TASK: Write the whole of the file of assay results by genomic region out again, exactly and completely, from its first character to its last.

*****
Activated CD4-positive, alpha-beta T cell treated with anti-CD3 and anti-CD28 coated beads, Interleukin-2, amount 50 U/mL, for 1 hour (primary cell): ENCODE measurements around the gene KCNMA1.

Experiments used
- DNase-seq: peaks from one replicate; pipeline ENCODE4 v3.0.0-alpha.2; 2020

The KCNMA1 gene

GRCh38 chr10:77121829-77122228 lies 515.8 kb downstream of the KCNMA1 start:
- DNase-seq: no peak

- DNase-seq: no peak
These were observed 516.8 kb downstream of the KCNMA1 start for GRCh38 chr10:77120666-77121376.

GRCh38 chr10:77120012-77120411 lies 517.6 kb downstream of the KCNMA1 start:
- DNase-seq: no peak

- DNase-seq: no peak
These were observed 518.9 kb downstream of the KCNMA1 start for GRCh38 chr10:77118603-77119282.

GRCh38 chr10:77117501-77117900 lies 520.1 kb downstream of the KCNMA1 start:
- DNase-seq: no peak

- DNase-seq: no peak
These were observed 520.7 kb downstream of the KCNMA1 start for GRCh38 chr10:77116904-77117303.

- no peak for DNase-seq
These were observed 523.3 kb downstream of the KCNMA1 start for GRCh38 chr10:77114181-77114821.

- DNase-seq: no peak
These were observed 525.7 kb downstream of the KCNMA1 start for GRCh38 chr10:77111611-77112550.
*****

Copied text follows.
Activated CD4-positive, alpha-beta T cell treated with anti-CD3 and anti-CD28 coated beads, Interleukin-2, amount 50 U/mL, for 1 hour (primary cell): ENCODE measurements around the gene KCNMA1.

Experiments used
- DNase-seq: peaks from one replicate; pipeline ENCODE4 v3.0.0-alpha.2; 2020

The KCNMA1 gene

GRCh38 chr10:77121829-77122228 lies 515.8 kb downstream of the KCNMA1 start:
- DNase-seq: no peak

- DNase-seq: no peak
These were observed 516.8 kb downstream of the KCNMA1 start for GRCh38 chr10:77120666-77121376.

GRCh38 chr10:77120012-77120411 lies 517.6 kb downstream of the KCNMA1 start:
- DNase-seq: no peak

- DNase-seq: no peak
These were observed 518.9 kb downstream of the KCNMA1 start for GRCh38 chr10:77118603-77119282.

GRCh38 chr10:77117501-77117900 lies 520.1 kb downstream of the KCNMA1 start:
- DNase-seq: no peak

- DNase-seq: no peak
These were observed 520.7 kb downstream of the KCNMA1 start for GRCh38 chr10:77116904-77117303.

- no peak for DNase-seq
These were observed 523.3 kb downstream of the KCNMA1 start for GRCh38 chr10:77114181-77114821.

- DNase-seq: no peak
These were observed 525.7 kb downstream of the KCNMA1 start for GRCh38 chr10:77111611-77112550.